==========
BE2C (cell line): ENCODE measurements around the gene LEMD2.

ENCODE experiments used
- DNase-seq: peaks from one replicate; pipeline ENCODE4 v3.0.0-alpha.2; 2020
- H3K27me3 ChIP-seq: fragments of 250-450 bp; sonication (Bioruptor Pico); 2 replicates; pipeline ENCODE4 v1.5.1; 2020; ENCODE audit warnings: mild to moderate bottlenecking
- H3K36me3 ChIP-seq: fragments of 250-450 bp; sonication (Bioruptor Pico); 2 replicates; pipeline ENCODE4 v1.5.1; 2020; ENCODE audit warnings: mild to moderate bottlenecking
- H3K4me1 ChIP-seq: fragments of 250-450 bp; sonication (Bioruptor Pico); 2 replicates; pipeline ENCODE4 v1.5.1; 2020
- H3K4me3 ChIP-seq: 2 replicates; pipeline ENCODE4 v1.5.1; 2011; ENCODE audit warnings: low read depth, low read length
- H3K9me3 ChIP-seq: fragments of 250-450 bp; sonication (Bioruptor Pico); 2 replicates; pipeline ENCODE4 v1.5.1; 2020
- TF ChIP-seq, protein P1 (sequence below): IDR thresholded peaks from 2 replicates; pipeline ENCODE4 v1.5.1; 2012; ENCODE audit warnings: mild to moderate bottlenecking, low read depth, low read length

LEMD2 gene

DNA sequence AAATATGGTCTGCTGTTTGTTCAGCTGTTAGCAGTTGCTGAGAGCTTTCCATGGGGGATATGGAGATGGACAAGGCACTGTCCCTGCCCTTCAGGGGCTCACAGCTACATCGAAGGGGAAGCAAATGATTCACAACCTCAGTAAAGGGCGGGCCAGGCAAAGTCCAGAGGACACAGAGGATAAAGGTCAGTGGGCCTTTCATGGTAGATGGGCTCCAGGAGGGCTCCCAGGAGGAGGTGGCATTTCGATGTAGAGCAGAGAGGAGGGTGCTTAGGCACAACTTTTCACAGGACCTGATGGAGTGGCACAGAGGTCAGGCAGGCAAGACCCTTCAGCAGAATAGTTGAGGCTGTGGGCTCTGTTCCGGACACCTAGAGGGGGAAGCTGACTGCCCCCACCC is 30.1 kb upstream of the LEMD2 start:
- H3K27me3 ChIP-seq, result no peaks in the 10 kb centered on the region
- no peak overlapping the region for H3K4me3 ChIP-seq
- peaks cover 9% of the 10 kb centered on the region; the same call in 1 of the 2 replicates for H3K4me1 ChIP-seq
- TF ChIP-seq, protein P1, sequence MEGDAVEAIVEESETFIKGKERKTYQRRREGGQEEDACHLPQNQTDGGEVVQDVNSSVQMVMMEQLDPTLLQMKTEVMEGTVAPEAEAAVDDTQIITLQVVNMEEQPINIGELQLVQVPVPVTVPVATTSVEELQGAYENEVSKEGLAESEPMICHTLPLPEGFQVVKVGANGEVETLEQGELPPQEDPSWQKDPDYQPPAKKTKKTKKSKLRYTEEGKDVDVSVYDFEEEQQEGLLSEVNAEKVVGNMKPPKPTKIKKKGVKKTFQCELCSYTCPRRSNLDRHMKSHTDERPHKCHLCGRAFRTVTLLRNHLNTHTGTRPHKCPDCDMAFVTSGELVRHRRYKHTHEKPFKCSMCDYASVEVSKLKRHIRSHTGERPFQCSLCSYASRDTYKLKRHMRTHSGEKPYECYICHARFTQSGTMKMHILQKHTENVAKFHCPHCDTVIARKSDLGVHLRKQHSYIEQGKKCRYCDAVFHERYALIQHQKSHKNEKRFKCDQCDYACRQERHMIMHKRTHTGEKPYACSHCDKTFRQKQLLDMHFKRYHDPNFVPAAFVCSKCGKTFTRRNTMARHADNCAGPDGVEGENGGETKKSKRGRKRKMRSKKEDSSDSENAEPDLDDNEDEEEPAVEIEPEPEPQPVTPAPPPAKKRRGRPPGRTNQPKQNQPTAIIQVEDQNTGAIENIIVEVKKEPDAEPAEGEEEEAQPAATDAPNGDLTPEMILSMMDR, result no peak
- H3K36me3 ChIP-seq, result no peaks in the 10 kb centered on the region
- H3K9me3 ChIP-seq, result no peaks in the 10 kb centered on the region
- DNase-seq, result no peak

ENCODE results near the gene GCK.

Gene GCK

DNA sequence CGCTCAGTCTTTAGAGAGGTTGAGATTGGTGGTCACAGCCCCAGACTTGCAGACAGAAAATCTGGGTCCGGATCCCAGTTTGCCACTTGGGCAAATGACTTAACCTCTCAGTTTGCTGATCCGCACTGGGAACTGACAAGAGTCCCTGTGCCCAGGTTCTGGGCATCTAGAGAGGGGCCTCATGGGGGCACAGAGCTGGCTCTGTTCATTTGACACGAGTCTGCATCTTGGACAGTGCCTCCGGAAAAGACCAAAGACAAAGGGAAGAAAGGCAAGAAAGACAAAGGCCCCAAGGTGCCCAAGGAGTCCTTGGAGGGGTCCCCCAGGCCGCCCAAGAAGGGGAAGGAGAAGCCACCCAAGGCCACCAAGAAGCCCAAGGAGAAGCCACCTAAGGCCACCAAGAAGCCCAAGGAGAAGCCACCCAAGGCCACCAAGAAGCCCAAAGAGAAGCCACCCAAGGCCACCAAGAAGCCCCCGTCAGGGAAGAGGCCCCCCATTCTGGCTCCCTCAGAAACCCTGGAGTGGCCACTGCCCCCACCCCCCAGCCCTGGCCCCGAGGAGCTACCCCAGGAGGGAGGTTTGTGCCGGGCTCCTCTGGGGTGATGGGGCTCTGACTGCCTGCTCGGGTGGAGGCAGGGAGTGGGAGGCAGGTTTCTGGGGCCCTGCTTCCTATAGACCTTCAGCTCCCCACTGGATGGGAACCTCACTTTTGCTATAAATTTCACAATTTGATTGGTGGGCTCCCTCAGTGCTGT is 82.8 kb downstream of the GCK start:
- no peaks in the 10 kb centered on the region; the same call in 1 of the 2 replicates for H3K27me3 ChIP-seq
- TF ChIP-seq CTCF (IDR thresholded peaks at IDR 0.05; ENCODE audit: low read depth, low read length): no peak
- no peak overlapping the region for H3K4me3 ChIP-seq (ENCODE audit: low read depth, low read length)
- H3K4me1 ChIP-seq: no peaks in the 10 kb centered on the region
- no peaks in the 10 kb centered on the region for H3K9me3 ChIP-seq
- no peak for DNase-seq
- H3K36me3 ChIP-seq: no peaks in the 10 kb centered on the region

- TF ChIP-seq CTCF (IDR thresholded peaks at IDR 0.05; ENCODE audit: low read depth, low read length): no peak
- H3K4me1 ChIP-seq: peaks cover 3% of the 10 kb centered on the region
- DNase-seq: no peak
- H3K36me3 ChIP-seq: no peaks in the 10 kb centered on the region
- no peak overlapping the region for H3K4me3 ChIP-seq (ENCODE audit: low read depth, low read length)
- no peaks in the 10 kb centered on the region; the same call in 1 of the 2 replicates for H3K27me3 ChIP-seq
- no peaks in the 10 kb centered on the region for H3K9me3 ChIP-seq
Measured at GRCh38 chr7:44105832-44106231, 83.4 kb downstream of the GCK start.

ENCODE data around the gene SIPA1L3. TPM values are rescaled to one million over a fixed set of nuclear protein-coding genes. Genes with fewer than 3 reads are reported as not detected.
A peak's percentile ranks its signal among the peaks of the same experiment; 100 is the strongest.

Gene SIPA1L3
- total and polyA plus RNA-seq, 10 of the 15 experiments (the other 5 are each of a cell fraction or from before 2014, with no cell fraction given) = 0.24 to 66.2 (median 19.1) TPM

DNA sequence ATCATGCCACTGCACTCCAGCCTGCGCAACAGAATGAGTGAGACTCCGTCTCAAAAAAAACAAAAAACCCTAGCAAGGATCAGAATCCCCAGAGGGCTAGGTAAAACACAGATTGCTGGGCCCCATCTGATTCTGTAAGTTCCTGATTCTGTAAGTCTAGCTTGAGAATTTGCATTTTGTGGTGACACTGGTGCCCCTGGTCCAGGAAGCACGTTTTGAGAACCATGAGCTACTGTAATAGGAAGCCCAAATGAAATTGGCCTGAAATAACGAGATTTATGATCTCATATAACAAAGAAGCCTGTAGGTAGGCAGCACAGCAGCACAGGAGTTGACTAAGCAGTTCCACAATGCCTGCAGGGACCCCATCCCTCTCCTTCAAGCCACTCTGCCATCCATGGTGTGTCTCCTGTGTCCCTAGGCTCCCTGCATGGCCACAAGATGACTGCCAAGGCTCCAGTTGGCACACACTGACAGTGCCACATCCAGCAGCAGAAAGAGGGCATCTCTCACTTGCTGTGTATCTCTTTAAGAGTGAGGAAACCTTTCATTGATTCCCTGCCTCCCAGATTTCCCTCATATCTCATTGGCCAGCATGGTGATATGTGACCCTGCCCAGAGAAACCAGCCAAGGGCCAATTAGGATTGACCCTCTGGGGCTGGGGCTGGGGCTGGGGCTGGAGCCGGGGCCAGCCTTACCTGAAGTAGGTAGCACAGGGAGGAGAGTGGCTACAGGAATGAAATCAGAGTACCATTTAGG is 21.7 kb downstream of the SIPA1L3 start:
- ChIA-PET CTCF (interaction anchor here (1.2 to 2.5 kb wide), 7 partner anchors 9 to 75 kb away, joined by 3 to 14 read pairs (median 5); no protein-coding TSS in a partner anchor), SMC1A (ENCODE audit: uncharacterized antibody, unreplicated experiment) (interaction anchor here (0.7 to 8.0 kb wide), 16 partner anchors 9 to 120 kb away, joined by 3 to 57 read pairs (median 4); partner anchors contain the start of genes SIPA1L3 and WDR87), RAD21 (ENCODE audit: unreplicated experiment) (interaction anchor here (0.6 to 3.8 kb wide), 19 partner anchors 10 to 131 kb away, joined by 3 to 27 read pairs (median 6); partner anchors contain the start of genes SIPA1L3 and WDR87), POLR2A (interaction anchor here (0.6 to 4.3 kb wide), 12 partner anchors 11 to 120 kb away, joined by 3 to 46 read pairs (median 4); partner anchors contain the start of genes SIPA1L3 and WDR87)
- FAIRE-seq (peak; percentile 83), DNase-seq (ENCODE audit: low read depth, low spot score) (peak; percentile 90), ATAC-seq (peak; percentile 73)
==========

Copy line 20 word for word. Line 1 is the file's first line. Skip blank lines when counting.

Gene GCK